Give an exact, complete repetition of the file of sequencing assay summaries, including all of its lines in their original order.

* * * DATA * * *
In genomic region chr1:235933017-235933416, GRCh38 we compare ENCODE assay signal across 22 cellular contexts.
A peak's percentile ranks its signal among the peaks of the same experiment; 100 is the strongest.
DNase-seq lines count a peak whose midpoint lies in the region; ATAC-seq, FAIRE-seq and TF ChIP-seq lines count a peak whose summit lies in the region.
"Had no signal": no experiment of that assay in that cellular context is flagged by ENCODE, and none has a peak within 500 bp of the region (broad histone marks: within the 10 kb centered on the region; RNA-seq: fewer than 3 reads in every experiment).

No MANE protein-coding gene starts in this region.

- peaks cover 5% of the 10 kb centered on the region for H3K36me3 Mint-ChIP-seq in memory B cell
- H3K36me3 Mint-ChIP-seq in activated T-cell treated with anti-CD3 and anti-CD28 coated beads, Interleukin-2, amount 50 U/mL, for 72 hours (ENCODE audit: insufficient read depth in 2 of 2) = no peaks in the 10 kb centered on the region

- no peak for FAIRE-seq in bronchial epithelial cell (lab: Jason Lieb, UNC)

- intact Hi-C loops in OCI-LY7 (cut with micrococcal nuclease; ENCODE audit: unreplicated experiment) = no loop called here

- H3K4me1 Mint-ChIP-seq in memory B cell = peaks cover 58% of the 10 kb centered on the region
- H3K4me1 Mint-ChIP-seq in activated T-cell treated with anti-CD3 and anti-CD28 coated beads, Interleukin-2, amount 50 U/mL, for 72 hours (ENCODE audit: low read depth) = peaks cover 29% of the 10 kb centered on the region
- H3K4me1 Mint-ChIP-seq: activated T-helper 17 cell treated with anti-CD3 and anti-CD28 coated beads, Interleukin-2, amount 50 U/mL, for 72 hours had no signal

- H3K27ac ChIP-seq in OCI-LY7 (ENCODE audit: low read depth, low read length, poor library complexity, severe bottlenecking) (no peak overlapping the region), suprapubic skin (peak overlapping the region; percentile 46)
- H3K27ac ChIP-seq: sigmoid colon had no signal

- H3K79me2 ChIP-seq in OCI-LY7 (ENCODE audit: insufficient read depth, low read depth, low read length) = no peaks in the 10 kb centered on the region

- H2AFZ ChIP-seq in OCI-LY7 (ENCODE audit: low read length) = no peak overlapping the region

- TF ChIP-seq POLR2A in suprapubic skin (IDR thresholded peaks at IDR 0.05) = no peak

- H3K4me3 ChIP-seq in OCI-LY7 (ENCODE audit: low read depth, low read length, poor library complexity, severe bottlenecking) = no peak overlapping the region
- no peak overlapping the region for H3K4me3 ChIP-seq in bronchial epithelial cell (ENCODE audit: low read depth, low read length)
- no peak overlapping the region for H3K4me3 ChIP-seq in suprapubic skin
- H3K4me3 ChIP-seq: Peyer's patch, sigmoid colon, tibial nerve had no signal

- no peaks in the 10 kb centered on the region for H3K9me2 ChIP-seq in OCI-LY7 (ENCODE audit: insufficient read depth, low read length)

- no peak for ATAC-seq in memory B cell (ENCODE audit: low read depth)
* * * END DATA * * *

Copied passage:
In genomic region chr1:235933017-235933416, GRCh38 we compare ENCODE assay signal across 22 cellular contexts.
A peak's percentile ranks its signal among the peaks of the same experiment; 100 is the strongest.
DNase-seq lines count a peak whose midpoint lies in the region; ATAC-seq, FAIRE-seq and TF ChIP-seq lines count a peak whose summit lies in the region.
"Had no signal": no experiment of that assay in that cellular context is flagged by ENCODE, and none has a peak within 500 bp of the region (broad histone marks: within the 10 kb centered on the region; RNA-seq: fewer than 3 reads in every experiment).

No MANE protein-coding gene starts in this region.

- peaks cover 5% of the 10 kb centered on the region for H3K36me3 Mint-ChIP-seq in memory B cell
- H3K36me3 Mint-ChIP-seq in activated T-cell treated with anti-CD3 and anti-CD28 coated beads, Interleukin-2, amount 50 U/mL, for 72 hours (ENCODE audit: insufficient read depth in 2 of 2) = no peaks in the 10 kb centered on the region

- no peak for FAIRE-seq in bronchial epithelial cell (lab: Jason Lieb, UNC)

- intact Hi-C loops in OCI-LY7 (cut with micrococcal nuclease; ENCODE audit: unreplicated experiment) = no loop called here

- H3K4me1 Mint-ChIP-seq in memory B cell = peaks cover 58% of the 10 kb centered on the region
- H3K4me1 Mint-ChIP-seq in activated T-cell treated with anti-CD3 and anti-CD28 coated beads, Interleukin-2, amount 50 U/mL, for 72 hours (ENCODE audit: low read depth) = peaks cover 29% of the 10 kb centered on the region
- H3K4me1 Mint-ChIP-seq: activated T-helper 17 cell treated with anti-CD3 and anti-CD28 coated beads, Interleukin-2, amount 50 U/mL, for 72 hours had no signal

- H3K27ac ChIP-seq in OCI-LY7 (ENCODE audit: low read depth, low read length, poor library complexity, severe bottlenecking) (no peak overlapping the region), suprapubic skin (peak overlapping the region; percentile 46)
- H3K27ac ChIP-seq: sigmoid colon had no signal

- H3K79me2 ChIP-seq in OCI-LY7 (ENCODE audit: insufficient read depth, low read depth, low read length) = no peaks in the 10 kb centered on the region

- H2AFZ ChIP-seq in OCI-LY7 (ENCODE audit: low read length) = no peak overlapping the region

- TF ChIP-seq POLR2A in suprapubic skin (IDR thresholded peaks at IDR 0.05) = no peak

- H3K4me3 ChIP-seq in OCI-LY7 (ENCODE audit: low read depth, low read length, poor library complexity, severe bottlenecking) = no peak overlapping the region
- no peak overlapping the region for H3K4me3 ChIP-seq in bronchial epithelial cell (ENCODE audit: low read depth, low read length)
- no peak overlapping the region for H3K4me3 ChIP-seq in suprapubic skin
- H3K4me3 ChIP-seq: Peyer's patch, sigmoid colon, tibial nerve had no signal

- no peaks in the 10 kb centered on the region for H3K9me2 ChIP-seq in OCI-LY7 (ENCODE audit: insufficient read depth, low read length)

- no peak for ATAC-seq in memory B cell (ENCODE audit: low read depth)